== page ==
Optimise your focus, processing speed and memory with foods proven to improve brain performance.
Despite its relative diminutiveness, the brain uses around 20 per cent of your daily energy intake. Just as a low phone battery means you need to plug in, the brain needs constant recharging – and like a phone, it needs the right charger. “The brain is really sensitive to changes in its energy supply – because it needs a high amount of energy it’s really sensitive and vulnerable,” says Dr Therese O’Sullivan, senior lecturer in nutrition and dietetics at Edith Cowan University. “If the energy supply to the brain is cut off even for a short time you can get damage to the brain.”
Broadly, the fuels available to the body and brain are the three macronutrients, carbohydrates, protein and fat. The faster the breakdown of the macronutrient into simple sugars, the more quickly the brain can use the new energy. But faster isn’t better. While the brain can be impaired when it can’t access enough glucose – the brain’s preferred fuel and a by-product of macronutrient breakdown – it can’t thrive on foods that deliver glucose in one hit (think white bread and lollies).
To function well at work, the brain needs an injection of fuel after the night’s fast – in the form of breakfast. “The preferred fuel for the brain is glucose,” says Dr O’Sullivan. “When the blood glucose concentration falls below normal, hormones such as adrenaline and cortisol are released and that’s associated with feeling irritable so you get this difficulty in concentrating.” Consuming foods containing precursors to key neurotransmitters (amino acids found in protein) is also key to both mood and focus. Finally, hydration is also integral to optimal brain performance. Dehydration can impair short-term memory and the recall of long-term memory.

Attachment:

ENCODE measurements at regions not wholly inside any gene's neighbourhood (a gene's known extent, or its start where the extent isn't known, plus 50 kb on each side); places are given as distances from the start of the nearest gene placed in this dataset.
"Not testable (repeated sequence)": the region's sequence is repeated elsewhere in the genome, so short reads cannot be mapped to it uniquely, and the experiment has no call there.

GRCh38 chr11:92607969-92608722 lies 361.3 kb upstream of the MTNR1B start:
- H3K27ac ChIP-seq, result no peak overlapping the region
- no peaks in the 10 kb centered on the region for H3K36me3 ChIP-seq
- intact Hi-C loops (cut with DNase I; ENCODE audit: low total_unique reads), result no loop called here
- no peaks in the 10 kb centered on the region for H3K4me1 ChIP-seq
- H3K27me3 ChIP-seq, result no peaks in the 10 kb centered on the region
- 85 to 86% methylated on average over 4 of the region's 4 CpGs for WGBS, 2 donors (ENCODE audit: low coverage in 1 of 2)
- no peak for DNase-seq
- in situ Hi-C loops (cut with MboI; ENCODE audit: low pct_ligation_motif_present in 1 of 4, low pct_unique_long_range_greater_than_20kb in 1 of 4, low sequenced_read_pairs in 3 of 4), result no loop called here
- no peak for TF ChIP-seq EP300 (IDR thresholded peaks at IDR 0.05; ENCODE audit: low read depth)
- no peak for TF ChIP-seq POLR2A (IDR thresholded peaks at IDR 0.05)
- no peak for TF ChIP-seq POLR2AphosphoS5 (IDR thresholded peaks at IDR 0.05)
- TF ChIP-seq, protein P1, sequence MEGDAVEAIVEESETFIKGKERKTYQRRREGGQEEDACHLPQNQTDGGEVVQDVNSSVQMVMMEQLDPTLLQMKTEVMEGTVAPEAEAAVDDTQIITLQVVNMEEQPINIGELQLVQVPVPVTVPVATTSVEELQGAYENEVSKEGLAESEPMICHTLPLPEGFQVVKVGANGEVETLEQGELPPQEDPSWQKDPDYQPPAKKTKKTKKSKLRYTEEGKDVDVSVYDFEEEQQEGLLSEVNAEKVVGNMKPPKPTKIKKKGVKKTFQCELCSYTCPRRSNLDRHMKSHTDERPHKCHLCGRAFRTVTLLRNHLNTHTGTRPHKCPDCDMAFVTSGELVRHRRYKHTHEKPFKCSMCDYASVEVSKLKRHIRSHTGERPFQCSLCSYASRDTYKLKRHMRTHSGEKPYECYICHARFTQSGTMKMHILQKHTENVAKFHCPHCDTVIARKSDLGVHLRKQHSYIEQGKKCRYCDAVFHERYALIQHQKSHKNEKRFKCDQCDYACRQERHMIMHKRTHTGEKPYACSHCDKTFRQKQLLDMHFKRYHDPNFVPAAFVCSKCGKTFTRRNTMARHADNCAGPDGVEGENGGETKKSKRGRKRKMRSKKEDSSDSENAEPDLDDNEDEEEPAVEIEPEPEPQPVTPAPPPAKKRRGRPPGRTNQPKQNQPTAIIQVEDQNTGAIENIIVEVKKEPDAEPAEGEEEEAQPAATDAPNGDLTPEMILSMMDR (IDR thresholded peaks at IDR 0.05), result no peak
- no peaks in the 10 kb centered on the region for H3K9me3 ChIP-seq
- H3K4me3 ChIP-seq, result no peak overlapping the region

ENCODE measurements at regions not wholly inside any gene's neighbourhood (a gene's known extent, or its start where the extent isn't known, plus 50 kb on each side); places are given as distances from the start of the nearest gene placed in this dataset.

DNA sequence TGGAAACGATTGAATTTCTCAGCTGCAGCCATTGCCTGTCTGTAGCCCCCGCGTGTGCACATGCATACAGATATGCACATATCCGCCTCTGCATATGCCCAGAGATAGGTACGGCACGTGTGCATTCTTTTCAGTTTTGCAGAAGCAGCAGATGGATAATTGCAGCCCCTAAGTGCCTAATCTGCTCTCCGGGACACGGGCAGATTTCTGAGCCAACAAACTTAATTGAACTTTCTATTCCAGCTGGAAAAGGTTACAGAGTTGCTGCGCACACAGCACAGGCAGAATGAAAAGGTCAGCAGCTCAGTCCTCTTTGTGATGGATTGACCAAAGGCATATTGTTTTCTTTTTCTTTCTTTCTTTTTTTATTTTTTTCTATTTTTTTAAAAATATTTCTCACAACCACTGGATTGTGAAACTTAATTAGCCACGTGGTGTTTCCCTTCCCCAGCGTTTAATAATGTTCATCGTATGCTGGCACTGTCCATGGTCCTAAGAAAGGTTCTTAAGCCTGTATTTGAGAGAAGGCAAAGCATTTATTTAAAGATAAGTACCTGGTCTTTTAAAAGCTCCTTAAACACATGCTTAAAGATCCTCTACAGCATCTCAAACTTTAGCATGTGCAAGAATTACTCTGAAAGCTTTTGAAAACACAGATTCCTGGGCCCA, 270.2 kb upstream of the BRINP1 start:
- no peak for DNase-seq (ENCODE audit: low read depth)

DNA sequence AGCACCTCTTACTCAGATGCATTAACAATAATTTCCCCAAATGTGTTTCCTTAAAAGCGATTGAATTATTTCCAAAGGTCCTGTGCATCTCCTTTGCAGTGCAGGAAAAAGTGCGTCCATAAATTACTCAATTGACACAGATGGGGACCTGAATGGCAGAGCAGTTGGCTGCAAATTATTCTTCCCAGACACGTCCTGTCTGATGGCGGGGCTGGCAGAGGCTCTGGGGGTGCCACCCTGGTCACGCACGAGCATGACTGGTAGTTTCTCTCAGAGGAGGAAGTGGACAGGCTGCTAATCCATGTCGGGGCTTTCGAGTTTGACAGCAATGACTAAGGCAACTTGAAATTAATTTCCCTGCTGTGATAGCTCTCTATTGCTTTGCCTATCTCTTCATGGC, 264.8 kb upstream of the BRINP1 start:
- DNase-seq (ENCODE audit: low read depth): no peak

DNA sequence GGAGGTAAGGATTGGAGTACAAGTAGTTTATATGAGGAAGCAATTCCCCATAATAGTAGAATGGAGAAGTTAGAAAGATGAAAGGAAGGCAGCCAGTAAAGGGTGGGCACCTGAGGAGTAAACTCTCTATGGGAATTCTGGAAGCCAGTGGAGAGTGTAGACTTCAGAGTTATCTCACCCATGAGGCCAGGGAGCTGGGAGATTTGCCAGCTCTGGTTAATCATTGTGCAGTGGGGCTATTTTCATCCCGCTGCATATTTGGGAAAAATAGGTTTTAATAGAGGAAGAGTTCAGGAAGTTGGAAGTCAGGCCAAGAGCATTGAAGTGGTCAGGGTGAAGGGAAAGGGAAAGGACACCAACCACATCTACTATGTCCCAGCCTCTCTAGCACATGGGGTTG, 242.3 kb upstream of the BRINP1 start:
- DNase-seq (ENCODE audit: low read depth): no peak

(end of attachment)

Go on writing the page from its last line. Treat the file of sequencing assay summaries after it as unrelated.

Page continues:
“The detrimental effects on cognitive performance occur once you’re at two to three per cent dehydration but you don’t actually start feeling thirsty until you’re about one to two per cent dehydrated,” says Dr O’Sullivan.
Start with slow-release carbohydrates found in wholegrain breads and cereals (think two slices of bread or one cup of cereal or oats). “Choose foods that have a low release of glucose throughout the day,” says Dr O’Sullivan. A balance of complex carbohydrate, fibre and fat in each meal or snack will help to regulate blood sugar, which when unstable can cause erratic moods and brain fog.
A morning coffee can assist with concentration, but accredited practising dietitian and author of Clean Separation, Kara Landau warns that it can interfere with sleep, which is also key to brain performance. Intake should be below 300mg a day (about two café-style coffees or three cups of instant), she says.
Protein is essential for afternoon focus. “Protein foods have a particularly marked effect on the release of dopamine, a hormone that makes you feel more alert and able to concentrate,” says Landau. Protein foods contain two key precursors to dopamine, which is synthesised in the brain. However, this production process also requires carbohydrate, to enable passage of amino acids across the blood-brain barrier.
Landau suggests eating a serve of protein with a small portion of low-GI carbohydrates such as brown rice, pasta or bread, which will also promote a steady release of glucose into the bloodstream.
Vitamin B1 (or thiamin) facilitates energy metabolism while B6, B12 and folate have been linked to cognitive function. In a study at Australian National University, participants who took vitamin B12 and folic acid supplements for two years showed greater improvements on short and long-term memory tests than those who didn’t take the vitamins. Iron is integral to concentration and energy. Good sources of B vitamins include beef, chicken, peas and beans. If you’re not receiving enough from your diet, supplements may be useful. For iron, try red meat, eggs and legumes. Avoid things that interfere with iron absorption including spinach, dairy products and tea and coffee at dinner time.